POW held in North Vietnam for nearly 8 years dies
Ernest C. Brace was a long-time resident of Nevada, spending countless nights at famous Las Vegas “Strip” resort hotels such as the Flamingo, Thunderbird, Stardust, Riviera and Desert Inn.
And his room was always “comped” or “on the house” as they say.
Brace’s next-door Vegas neighbor for lengthy periods was another pilot, Navy aviator Lt. Cmdr. John S. McCain, who many years later would become the Republican candidate for president and, who today, is serving his fifth term as a U.S. senator from Arizona.
But I must issue a caveat or explanation here about the pair’s residencies at the Las Vegas hotels.
Their Nevada sojourns were anything but voluntary. Their accommodations were far from luxurious. The men had been shot down by enemy fire during the Vietnam War and they were prisoners of the North Vietnamese.
“Las Vegas” was the name Brace and McCain sardonically gave to their prison that also was called the “Plantation” by some of their fellow inmates.
And “Flamingo,” “Thunderbird,” etc., were the names they gave to the cramped and vile cells where they were confined and tortured from the mid-1960s to the early 1970s.
McCain, who today is 78, spent five-and-a-half years in “Las Vegas” and other North Vietnamese prisons until his release when the Vietnam War ended in March 1973.
Brace, who served nearly eight-and-a-half years in “Las Vegas” and other prisons until his release, also in March 1973, died Dec. 3 of a pulmonary embolism at a hospital in Klamath Falls, Oregon.
Aged 83, he was the longest-serving American civilian prisoner of war during the Vietnam War.
When McCain learned of Brace’s death, he said he was “deeply saddened” by the passing of his friend and fellow-POW.
“Ernie Brace endured more cruelty and severe torture than any other captive during the Vietnam War. We developed a special bond that strengthened us both at a difficult time, helping us survive together,” McCain added.
A former Marine Corps aviator who later became a pilot for a civilian company under contract to fly missions for the Central Intelligence Agency (CIA) during the Vietnam War, Brace was captured by Laotian Communist forces after they had shot up his airplane when he was delivering passengers and cargo to a makeshift airstrip on a dry rice paddy in Northern Laos.
His heavily-damaged aircraft was unable to take off, and Brace was handed over to the North Vietnamese by his Laotian captors.
In spite of his civilian status, Brace was starved, beaten and tortured and confined to a tiny bamboo cage for three-and-a-half years. At night, his hands were tied behind his back, his neck forced into a noose and his feet held in stocks.
After an escape attempt, he was buried up to his neck for a week.
In late 1968, Brace was transferred to “Las Vegas” near Hanoi, and on his first night there, he heard tapping on the wall.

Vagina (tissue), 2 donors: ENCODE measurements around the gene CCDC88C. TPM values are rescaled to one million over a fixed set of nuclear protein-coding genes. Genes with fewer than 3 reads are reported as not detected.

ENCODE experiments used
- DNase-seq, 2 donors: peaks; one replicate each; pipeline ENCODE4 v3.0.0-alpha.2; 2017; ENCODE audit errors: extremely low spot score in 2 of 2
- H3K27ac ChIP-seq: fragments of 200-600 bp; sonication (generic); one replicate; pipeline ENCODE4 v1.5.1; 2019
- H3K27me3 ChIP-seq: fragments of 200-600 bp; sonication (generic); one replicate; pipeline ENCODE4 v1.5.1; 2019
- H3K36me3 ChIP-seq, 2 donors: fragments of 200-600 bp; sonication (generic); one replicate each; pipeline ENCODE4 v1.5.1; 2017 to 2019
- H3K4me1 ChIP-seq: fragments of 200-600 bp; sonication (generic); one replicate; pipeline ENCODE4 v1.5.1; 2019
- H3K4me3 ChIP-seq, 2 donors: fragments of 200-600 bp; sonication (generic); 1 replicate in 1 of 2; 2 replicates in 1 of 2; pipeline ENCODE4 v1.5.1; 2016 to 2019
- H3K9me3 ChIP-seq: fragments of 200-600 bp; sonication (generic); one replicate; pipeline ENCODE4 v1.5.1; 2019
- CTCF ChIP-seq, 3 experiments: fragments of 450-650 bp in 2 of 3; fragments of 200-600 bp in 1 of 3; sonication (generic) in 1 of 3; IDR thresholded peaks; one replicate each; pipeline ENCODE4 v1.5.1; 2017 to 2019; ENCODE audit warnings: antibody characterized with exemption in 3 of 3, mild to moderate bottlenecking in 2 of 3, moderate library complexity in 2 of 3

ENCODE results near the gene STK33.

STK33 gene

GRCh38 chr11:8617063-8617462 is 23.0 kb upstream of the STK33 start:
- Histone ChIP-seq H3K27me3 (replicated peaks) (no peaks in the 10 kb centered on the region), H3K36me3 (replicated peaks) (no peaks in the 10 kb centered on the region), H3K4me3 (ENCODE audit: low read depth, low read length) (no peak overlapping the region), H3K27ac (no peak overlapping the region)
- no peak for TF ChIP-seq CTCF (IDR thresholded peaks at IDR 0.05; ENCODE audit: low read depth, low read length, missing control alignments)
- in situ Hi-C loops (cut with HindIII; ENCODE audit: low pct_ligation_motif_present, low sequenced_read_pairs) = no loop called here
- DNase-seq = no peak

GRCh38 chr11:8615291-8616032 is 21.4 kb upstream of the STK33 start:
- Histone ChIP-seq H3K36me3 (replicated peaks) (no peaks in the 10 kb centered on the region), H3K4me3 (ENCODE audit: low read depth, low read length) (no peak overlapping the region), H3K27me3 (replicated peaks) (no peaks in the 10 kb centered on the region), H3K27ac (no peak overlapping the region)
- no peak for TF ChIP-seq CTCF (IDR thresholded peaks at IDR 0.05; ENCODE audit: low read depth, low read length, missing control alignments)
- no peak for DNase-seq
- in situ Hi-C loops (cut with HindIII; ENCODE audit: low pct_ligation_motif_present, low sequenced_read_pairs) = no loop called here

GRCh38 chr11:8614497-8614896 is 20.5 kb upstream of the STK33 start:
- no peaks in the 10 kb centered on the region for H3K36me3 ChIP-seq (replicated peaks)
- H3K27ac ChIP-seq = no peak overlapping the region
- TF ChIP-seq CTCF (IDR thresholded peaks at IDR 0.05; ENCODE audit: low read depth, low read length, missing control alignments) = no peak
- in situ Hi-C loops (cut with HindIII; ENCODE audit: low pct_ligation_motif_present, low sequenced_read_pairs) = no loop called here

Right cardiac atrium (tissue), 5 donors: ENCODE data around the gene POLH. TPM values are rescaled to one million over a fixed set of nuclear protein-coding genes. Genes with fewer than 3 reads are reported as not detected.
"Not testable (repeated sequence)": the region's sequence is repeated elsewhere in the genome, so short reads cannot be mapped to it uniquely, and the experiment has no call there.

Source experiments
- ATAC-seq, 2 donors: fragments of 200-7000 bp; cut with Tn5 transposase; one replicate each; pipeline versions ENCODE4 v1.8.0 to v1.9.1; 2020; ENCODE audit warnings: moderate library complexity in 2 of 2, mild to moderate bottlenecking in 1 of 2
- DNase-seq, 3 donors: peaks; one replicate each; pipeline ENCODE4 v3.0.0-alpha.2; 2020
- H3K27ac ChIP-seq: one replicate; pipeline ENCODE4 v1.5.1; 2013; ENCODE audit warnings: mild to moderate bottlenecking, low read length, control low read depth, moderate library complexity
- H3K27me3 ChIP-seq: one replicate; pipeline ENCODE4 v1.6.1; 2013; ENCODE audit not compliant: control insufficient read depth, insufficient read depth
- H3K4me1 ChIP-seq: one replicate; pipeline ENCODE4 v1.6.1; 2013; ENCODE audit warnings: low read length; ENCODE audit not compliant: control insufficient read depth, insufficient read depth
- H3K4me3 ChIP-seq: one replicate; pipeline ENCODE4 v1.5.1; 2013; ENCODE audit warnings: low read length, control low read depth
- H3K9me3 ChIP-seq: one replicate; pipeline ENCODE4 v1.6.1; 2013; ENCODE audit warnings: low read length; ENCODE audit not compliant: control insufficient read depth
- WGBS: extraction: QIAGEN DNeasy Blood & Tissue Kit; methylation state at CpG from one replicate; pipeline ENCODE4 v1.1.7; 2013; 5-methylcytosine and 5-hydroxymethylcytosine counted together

Hesitantly, he answered and soon realized the person in the next cell was tapping out the letters of the alphabet in sequence. Instructed to put his head to the wall, the prisoner told him, “My name is John McCain. I’ve been a prisoner for over a year.”
McCain instructed him how to use the code and a tin cup placed against the wall for voice communication. “Both of us found ourselves telling each other things we would never tell anyone else,” Brace later recounted.
Brace and McCain were offered release if they confessed to “crimes” against North Vietnam, but they refused and received further torture. Both men later said they had attempted suicide in their prison cells which they mockingly referred to as luxury suites in prominent Las Vegas hotels of that era.
Upon Brace’s and McCain’s release from prison in early 1973, it was revealed that Brace, a Marine Corps pilot who had been decorated for bravery during the 1950-1953 Korean War, had been dishonorably discharged from the USMC after he had been convicted of desertion and sentenced to punitive dismissal.
Brace, a Marine Corps captain, had bailed out of his aircraft during a routine training flight over Maryland after the propeller faltered. He landed safely, but his plane crashed into a field.
But upon landing, he tossed his parachute into a river, hid his flight suit, hitched a ride to Baltimore and apparently played dead. He soon turned himself in, though, citing stress, marital problems and gambling debts as the causes of his strange disappearance.
Following Brace’s release from the North Vietnamese prison, however. all was forgiven.
He was awarded the Prisoner of War Medal and two Purple Hearts and President Gerald R. Ford granted him a full pardon and reversed his dishonorable discharge to an honorable one.
Brace later remarried (his first wife, believing he had died in prison, also had remarried) and he worked for Evergreen International Airlines in Saigon (now Ho Chi Minh City) and Sikorsky Aircraft in China.
Michigan-born Brace leaves his wife, Nancy, four sons and eight grandchildren.
David C. Henley is Publisher Emeritus, and he may be reached at email@example.com